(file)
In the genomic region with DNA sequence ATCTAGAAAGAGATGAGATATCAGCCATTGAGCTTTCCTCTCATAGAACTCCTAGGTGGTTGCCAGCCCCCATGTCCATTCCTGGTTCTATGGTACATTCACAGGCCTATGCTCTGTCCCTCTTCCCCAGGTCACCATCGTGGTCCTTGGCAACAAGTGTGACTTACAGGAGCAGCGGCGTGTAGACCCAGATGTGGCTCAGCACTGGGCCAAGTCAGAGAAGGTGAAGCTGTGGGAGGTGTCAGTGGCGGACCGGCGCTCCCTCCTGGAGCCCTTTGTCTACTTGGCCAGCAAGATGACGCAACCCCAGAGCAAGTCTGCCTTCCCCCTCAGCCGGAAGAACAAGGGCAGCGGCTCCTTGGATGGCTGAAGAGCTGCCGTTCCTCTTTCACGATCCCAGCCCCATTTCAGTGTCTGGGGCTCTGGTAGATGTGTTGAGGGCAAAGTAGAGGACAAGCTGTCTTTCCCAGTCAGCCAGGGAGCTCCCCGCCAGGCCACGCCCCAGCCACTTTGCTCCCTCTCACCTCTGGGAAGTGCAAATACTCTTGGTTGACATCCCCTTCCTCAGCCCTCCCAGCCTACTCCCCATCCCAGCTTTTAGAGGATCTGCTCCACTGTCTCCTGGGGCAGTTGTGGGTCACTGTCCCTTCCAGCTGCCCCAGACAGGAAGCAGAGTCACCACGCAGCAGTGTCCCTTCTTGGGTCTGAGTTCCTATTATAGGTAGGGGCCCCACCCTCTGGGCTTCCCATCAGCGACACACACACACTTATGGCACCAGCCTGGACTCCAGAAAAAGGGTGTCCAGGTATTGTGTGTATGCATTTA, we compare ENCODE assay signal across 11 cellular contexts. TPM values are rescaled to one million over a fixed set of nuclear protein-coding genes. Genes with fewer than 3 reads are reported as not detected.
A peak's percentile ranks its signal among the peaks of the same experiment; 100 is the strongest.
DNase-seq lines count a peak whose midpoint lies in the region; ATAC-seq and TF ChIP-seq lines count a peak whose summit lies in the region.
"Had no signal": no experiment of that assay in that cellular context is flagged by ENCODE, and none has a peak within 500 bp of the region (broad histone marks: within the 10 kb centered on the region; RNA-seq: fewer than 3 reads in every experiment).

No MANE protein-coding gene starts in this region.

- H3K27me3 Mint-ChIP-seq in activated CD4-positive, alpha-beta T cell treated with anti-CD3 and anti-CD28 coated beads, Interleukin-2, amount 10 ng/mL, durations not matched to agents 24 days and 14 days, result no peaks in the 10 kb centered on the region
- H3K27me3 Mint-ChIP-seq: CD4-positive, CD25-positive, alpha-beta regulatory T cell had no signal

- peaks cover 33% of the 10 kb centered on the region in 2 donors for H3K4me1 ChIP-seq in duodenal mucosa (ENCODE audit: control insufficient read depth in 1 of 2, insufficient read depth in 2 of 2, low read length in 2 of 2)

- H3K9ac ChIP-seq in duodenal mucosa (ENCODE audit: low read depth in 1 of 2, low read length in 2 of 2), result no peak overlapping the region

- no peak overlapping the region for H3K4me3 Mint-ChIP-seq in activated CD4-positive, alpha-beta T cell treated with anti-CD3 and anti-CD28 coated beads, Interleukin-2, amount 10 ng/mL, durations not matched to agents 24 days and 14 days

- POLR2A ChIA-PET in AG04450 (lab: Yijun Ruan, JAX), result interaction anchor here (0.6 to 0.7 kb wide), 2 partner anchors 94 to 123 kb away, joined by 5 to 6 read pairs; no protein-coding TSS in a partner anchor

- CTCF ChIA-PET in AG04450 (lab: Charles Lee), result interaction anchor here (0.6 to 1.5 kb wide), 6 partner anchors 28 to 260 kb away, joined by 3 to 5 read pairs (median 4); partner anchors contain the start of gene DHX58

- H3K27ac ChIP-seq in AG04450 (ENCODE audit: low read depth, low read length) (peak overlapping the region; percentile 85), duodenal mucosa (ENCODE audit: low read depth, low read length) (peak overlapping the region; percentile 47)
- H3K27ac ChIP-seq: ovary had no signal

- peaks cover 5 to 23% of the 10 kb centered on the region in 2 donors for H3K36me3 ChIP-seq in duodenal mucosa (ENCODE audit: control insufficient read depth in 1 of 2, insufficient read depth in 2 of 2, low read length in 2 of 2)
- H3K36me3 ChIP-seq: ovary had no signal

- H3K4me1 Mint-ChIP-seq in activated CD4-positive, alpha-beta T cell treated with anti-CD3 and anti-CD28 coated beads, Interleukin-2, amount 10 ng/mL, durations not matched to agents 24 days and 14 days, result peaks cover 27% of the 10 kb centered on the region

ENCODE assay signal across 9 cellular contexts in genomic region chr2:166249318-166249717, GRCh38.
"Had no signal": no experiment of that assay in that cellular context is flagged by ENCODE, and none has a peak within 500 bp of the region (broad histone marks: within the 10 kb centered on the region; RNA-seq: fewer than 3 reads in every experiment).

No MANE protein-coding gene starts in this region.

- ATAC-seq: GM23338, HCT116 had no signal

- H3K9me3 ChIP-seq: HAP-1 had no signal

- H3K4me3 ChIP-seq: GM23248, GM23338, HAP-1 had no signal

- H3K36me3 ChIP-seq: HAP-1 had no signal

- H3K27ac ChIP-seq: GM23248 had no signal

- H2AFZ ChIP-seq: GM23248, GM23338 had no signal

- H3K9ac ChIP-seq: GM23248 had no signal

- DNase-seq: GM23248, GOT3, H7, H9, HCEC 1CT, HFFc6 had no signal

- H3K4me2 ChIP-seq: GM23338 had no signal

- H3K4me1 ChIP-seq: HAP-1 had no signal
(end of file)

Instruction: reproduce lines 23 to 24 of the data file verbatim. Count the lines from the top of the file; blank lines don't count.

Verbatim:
- H3K4me3 ChIP-seq: GM23248, GM23338, HAP-1 had no signal

- H3K36me3 ChIP-seq: HAP-1 had no signal